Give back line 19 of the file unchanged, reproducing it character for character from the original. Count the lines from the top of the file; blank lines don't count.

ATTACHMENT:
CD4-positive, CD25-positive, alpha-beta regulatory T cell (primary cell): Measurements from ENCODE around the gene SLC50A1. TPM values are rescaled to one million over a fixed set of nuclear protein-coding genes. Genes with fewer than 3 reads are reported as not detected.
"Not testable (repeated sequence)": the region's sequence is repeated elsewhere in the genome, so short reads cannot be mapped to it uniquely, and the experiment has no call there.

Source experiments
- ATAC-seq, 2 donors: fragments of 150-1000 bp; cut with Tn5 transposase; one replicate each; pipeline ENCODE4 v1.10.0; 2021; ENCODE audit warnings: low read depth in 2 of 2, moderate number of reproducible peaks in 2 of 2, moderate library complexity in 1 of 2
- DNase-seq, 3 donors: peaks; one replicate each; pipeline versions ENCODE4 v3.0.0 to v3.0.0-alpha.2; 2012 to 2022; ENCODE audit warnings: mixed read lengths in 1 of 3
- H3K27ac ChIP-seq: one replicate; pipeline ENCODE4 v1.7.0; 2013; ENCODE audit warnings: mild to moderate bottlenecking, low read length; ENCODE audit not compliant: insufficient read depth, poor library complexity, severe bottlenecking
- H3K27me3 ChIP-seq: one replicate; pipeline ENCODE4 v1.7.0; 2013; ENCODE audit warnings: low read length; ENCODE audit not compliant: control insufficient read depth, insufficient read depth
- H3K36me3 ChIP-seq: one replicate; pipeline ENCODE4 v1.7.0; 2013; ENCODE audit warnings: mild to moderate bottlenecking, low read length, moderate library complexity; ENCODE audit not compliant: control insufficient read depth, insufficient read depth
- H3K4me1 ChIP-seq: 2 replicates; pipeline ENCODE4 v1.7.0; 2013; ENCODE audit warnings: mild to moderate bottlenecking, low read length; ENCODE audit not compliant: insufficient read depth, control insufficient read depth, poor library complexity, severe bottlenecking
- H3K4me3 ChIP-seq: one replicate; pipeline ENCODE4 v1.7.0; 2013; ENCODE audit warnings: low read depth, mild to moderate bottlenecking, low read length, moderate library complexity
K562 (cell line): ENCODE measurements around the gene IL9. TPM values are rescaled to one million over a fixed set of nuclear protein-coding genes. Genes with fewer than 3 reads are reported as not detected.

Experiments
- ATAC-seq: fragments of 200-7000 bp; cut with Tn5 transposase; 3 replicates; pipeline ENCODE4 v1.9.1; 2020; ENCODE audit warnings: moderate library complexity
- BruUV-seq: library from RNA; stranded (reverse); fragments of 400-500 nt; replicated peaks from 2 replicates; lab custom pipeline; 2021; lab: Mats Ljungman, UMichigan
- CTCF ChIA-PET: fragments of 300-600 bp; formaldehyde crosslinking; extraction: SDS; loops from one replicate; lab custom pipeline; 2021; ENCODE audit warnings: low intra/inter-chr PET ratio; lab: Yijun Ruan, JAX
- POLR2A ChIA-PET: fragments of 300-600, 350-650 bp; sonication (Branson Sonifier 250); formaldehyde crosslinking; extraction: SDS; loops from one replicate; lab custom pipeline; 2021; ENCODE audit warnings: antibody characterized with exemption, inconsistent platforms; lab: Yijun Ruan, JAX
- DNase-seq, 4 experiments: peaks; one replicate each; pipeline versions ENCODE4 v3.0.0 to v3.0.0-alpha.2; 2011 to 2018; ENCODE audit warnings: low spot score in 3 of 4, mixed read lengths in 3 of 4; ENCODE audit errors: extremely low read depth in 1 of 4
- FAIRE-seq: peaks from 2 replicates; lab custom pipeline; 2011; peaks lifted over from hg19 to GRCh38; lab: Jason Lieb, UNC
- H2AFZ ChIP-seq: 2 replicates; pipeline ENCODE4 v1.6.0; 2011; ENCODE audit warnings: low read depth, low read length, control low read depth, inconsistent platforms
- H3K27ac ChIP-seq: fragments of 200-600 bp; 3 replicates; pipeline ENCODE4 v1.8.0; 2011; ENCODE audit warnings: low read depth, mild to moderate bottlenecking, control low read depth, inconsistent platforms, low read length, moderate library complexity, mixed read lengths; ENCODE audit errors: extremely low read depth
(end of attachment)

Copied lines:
- H2AFZ ChIP-seq: 2 replicates; pipeline ENCODE4 v1.6.0; 2011; ENCODE audit warnings: low read depth, low read length, control low read depth, inconsistent platforms